Tri-Con convention celebrates ‘geek-o-sphere’
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Jan 11, 2017  |  Vote 0    0

Tri-Con convention celebrates ‘geek-o-sphere’

Waterloo Region Record

KITCHENER — "It takes way too much effort to be cool," confides actress Tamsen McDonough, one of a trio of TV and movie celebrities who will appear at Saturday's Tri-Con KW 2017 nerdfest at Themuseum.

"I'm so much more into the geek-o-sphere. I like that people are passionate about something that's creative and interesting. These people are genuine."

That pretty much describes the fan base for both McDonough's geek-friendly sci-fi series "Killjoys" and the fourth instalment of this annual "celebration of cosplay, interactive experiences and all things nerd."

It's that word — "nerd" — that might throw some people, unaware that since the rise of digital culture, superhero flicks and nerd-friendly TV shows like "The Big Bang Theory," what was once considered a stinging insult has become an illuminating point of pride.

"Nerds are the ones who end up having great careers," agrees fellow conventioneer Thom Allison, who plays "Killjoys'" androgynous bartender Prima (Pree) Dezz.

"Nerds are the ones actually running the world and having a great time."

He pauses thoughtfully. "A lot of people go to work from nine to five, hate their lives and never go out. Nerds are living their dream lives."

Part of that dream is to meet their idols, he notes, a role he and McDonough are thrilled to play.

"It's amazing how much they actually know about us — things your character did and said. It's really kind of awesome."

"Killjoys," a shot-in-Toronto Space Channel series about a group of intergalactic bounty hunters, is a classic case of the new TV paradigm.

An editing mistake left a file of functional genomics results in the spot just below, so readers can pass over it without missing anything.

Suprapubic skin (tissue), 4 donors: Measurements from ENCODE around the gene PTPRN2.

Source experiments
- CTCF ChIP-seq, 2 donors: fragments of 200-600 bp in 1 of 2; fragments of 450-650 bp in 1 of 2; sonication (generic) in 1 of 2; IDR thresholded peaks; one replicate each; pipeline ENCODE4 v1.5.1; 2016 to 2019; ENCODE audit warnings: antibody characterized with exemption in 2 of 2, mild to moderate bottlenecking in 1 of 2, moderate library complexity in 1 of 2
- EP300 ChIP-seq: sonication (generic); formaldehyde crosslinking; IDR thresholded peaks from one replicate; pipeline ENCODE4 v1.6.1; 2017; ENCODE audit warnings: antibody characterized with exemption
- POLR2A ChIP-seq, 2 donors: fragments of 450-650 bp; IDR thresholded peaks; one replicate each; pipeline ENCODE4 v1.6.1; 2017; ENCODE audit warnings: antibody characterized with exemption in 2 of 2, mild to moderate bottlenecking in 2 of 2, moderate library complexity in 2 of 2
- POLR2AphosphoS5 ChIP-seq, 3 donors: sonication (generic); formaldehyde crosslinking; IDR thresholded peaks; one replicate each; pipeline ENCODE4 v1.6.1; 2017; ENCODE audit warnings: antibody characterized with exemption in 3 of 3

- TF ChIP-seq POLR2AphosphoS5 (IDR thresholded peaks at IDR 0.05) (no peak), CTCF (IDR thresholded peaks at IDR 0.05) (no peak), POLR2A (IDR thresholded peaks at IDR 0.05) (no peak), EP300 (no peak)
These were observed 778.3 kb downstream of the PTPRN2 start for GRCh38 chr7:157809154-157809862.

Adrift in the vastness of the cable universe, it remains unknown to many yet has inspired the kind of devoted cult following once associated with "Star Trek" and lampooned in the movie "Galaxy Quest."

"Lucy, why didn't you let everyone know D'avin has a knife?" mimics McDonough, who provides the voice for the show's snarky talking spaceship and was surprised to learn that, despite her lack of physical presence on the show, fans know exactly what she looks like.

"The fans do not miss a thing."

And they're loyal.

When Tri-con kicked off in 2014 as a two-day geek-off, it drew a mere 500 people.

Last year, the number rose to 1,000.

At first glance, this year's scaling back to a single-day event may seem an attempt to downsize.

But the focus on guest stars — including Edmonton native Eric Johnson, known for pivotal roles in TV's "Smallville," "The Knick," "Flash Gordon" and a starring role the upcoming Hollywood film "Fifty Shades Darker" — could push attendance over the top.

"It really is a phenomenon growing in leaps and bounds," notes Themuseum's chief executive officer, David Marskell, admitting that while he personally aspires to nerd-hood, "you have to be accepted."

"It's not just a fad or a trend. It's part of our community, and it's getting bigger."

Paying tribute to the many attendees dressed as characters from movies, books and video games, this year's event will feature a cosplay masquerade in addition to celebrity panels, meet-and-greets, gaming zones and a sword-building workshop.

The Tri-Con After Party follows at TWH Social, featuring nerd-inspired food and drinks and a performance by the Harry Potter themed band The Lovegoods.

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